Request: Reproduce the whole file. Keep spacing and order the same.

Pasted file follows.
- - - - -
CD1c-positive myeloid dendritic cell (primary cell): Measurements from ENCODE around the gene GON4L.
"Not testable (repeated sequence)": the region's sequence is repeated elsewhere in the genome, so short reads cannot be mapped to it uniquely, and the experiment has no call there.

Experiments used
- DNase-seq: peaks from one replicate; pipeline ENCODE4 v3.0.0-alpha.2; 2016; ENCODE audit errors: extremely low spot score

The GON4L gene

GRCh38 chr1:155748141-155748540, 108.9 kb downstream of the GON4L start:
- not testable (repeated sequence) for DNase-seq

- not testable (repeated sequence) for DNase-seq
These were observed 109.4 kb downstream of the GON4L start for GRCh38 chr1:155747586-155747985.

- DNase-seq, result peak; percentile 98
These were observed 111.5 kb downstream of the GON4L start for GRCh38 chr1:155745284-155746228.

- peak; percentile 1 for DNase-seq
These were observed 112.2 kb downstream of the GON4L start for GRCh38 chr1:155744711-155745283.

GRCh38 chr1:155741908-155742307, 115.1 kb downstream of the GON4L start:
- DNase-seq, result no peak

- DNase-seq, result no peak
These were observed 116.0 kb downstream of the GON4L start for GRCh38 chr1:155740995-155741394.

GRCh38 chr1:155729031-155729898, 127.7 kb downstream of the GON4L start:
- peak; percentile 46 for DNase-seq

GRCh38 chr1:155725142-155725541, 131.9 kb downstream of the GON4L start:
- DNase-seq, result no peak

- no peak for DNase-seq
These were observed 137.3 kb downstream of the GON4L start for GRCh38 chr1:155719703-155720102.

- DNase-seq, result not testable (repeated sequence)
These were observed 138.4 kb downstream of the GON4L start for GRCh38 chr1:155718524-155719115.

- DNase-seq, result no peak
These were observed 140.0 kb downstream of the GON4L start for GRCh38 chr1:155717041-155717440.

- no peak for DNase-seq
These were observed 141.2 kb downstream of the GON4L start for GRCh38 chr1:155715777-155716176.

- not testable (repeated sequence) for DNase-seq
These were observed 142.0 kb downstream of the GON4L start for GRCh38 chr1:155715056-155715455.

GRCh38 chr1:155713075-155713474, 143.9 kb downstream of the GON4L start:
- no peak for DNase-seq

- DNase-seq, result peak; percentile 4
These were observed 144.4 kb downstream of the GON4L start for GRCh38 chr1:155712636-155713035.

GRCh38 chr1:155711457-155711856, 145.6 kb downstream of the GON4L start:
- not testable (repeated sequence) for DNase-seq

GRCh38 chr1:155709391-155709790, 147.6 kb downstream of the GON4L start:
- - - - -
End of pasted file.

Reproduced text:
CD1c-positive myeloid dendritic cell (primary cell): Measurements from ENCODE around the gene GON4L.
"Not testable (repeated sequence)": the region's sequence is repeated elsewhere in the genome, so short reads cannot be mapped to it uniquely, and the experiment has no call there.

Experiments used
- DNase-seq: peaks from one replicate; pipeline ENCODE4 v3.0.0-alpha.2; 2016; ENCODE audit errors: extremely low spot score

The GON4L gene

GRCh38 chr1:155748141-155748540, 108.9 kb downstream of the GON4L start:
- not testable (repeated sequence) for DNase-seq

- not testable (repeated sequence) for DNase-seq
These were observed 109.4 kb downstream of the GON4L start for GRCh38 chr1:155747586-155747985.

- DNase-seq, result peak; percentile 98
These were observed 111.5 kb downstream of the GON4L start for GRCh38 chr1:155745284-155746228.

- peak; percentile 1 for DNase-seq
These were observed 112.2 kb downstream of the GON4L start for GRCh38 chr1:155744711-155745283.

GRCh38 chr1:155741908-155742307, 115.1 kb downstream of the GON4L start:
- DNase-seq, result no peak

- DNase-seq, result no peak
These were observed 116.0 kb downstream of the GON4L start for GRCh38 chr1:155740995-155741394.

GRCh38 chr1:155729031-155729898, 127.7 kb downstream of the GON4L start:
- peak; percentile 46 for DNase-seq

GRCh38 chr1:155725142-155725541, 131.9 kb downstream of the GON4L start:
- DNase-seq, result no peak

- no peak for DNase-seq
These were observed 137.3 kb downstream of the GON4L start for GRCh38 chr1:155719703-155720102.

- DNase-seq, result not testable (repeated sequence)
These were observed 138.4 kb downstream of the GON4L start for GRCh38 chr1:155718524-155719115.

- DNase-seq, result no peak
These were observed 140.0 kb downstream of the GON4L start for GRCh38 chr1:155717041-155717440.

- no peak for DNase-seq
These were observed 141.2 kb downstream of the GON4L start for GRCh38 chr1:155715777-155716176.

- not testable (repeated sequence) for DNase-seq
These were observed 142.0 kb downstream of the GON4L start for GRCh38 chr1:155715056-155715455.

GRCh38 chr1:155713075-155713474, 143.9 kb downstream of the GON4L start:
- no peak for DNase-seq

- DNase-seq, result peak; percentile 4
These were observed 144.4 kb downstream of the GON4L start for GRCh38 chr1:155712636-155713035.

GRCh38 chr1:155711457-155711856, 145.6 kb downstream of the GON4L start:
- not testable (repeated sequence) for DNase-seq

GRCh38 chr1:155709391-155709790, 147.6 kb downstream of the GON4L start: